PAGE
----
Martin here proposes a corruption of the Hebrew Bible and accuses, by implication, the writers of the NT of ignorance. No NT writer ever rendered the Hebrew word for the One God as "theoi" (Gods).

Elohim when referring to the One God comes into the inspired Greek of the NT (some 1320 times) as theos (singular). This proves of course that the translations are all correct when they say "in the beginning GOD created the heavens and the earth." Thousands of singular personal pronouns standing for Elohim, and His other names, can only affirm, massively, the fact that God is a Single Personal Being.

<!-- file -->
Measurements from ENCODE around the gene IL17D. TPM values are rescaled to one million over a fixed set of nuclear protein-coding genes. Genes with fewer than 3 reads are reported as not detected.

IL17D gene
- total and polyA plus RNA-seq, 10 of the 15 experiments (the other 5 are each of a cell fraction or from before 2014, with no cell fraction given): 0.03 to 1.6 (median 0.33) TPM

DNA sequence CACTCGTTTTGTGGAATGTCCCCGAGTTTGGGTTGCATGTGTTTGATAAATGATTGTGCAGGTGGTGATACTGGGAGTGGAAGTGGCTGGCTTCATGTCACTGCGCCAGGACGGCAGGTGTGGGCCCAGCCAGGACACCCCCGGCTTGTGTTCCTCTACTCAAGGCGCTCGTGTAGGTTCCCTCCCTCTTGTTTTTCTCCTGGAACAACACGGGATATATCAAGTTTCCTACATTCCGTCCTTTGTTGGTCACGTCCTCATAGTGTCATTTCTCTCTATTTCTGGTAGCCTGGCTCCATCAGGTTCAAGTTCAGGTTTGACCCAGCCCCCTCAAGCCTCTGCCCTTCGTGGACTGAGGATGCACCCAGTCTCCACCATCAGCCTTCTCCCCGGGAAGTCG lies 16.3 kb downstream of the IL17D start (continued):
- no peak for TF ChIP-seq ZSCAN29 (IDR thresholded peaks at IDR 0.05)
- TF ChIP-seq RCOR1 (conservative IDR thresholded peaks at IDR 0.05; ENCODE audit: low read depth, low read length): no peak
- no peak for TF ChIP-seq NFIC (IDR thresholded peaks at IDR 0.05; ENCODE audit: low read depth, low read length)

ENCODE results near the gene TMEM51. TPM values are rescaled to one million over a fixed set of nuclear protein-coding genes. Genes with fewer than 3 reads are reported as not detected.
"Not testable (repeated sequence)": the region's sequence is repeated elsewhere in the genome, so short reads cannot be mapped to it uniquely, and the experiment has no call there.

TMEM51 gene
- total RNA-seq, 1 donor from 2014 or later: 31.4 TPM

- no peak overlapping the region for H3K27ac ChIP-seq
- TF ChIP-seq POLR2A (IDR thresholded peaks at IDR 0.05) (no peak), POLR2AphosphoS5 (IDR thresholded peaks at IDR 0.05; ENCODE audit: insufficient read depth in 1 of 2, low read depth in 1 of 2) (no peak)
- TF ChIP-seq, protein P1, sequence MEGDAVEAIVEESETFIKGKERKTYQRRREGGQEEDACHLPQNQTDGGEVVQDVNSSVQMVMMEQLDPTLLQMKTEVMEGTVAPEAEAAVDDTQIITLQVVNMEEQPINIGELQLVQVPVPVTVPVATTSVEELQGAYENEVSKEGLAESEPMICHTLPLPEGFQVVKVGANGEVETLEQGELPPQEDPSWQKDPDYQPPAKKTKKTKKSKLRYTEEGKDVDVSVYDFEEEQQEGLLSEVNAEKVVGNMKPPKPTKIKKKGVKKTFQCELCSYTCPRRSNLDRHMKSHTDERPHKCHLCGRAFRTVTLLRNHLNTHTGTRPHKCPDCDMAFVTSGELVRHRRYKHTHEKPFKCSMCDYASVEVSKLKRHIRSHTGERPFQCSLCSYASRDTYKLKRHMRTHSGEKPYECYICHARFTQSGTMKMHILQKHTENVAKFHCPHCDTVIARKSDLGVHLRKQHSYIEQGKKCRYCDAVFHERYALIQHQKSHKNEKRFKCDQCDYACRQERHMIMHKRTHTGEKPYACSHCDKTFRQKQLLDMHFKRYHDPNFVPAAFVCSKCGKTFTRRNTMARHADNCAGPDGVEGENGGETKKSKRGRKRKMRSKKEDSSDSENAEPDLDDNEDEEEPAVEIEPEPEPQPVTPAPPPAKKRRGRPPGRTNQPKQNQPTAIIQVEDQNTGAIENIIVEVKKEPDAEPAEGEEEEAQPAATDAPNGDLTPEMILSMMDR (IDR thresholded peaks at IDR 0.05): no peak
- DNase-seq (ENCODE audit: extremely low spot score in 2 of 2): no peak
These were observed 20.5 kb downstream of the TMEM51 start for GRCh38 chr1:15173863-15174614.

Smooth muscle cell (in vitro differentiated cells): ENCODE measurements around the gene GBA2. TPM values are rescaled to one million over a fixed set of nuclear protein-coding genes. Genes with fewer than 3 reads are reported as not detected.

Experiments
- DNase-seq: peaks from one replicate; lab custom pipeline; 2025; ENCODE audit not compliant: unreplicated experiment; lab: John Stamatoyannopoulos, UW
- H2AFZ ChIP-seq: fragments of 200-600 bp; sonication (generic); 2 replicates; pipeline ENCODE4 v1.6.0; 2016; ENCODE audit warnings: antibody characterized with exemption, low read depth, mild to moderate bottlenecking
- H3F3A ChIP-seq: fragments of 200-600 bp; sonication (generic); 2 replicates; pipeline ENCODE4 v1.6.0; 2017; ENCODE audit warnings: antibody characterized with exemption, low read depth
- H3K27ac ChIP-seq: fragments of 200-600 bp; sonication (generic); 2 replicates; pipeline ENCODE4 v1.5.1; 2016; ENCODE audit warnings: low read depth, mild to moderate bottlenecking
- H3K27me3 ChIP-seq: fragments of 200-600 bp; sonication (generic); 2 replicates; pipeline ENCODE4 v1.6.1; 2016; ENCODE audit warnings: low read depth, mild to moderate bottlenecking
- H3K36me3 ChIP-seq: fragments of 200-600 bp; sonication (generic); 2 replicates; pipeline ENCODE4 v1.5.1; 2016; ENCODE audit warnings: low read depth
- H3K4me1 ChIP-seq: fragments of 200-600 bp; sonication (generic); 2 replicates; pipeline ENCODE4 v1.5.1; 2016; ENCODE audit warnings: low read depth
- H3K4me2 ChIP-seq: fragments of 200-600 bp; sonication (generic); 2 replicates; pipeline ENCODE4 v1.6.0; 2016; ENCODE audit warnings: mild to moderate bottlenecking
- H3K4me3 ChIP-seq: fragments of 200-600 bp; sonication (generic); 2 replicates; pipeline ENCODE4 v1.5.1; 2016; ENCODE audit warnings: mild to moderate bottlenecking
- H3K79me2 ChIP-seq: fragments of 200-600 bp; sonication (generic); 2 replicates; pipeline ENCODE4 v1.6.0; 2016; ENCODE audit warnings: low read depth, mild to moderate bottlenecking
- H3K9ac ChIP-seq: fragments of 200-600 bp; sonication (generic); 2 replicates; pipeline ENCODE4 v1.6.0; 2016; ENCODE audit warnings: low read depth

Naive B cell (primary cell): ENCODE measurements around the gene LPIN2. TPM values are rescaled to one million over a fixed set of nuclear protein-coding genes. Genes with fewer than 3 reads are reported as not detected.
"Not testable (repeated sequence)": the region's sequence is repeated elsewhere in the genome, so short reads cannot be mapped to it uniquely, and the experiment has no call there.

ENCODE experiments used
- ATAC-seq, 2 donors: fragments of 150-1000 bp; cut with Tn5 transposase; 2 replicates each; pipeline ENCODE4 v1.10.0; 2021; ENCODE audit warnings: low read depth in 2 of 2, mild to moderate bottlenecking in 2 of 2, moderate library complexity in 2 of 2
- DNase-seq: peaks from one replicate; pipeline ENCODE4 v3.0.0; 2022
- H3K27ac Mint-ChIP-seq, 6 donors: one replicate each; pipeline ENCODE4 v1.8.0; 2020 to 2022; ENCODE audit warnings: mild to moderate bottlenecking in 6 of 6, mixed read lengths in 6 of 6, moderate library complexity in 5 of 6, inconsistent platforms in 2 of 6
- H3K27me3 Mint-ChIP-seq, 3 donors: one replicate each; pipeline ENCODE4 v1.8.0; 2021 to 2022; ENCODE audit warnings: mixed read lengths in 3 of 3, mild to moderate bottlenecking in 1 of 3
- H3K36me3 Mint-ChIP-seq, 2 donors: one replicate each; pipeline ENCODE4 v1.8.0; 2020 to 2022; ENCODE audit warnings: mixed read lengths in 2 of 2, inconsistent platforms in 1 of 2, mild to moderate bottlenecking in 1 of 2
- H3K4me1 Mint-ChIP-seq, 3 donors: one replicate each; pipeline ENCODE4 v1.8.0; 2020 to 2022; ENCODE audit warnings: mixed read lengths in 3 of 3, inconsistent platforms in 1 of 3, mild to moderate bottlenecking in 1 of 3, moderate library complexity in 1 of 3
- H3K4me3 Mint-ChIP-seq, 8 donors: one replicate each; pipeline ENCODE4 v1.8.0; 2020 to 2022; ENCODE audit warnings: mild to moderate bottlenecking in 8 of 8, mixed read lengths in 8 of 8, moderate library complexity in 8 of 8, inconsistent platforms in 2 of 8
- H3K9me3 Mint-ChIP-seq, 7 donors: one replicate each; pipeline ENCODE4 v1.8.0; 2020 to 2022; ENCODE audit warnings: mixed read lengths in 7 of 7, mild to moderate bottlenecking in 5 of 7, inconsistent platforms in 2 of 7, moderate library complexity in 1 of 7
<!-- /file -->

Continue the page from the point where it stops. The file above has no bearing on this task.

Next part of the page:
Martin repeats himself: "If one wishes to retain the English word 'God' one must put an 's' on 'God' each time it is used. By stating this I would normally be subjected to ridicule by those who read and know the Hebrew language, because it is evident that in the great majority of cases Elohim, though plural in grammatical construction, is governed by singular verbs and must be understood in a singular manner. Yes, but I state dogmatically [here ELM goes into bold print) that the only way to make sense out of the Hebrew in regard to understanding the Godhead is to put the letter 's' on the end of every word translated 'God' in the English language if the Hebrew word is Elohim" (p. 490). "[In the Shema) the very text itself says that Elohim ('Gods') is ONE. This cardinal point emphasizes the singularity of the plural word Elohim." "The Hebrew word 'one' can actually carry the meaning of more than 'one' (a single person). Note carefully when Adam was married to Eve they became 'one flesh' (echad) though they represented two separate personalities (Gen. 2:24)" (p. 495). "The Hebrew word echad is more expansive in the plural meaning than that . . . ." "So the plural Elohim refers to ONE Godhead made up of many individuals (the Father, the Firstborn and other Sons of God, along with female members, see Proverbs 8:2-31)" (p. 495). "Just what is God? Elohim is the One divine family to which all of us belong" (p. 499).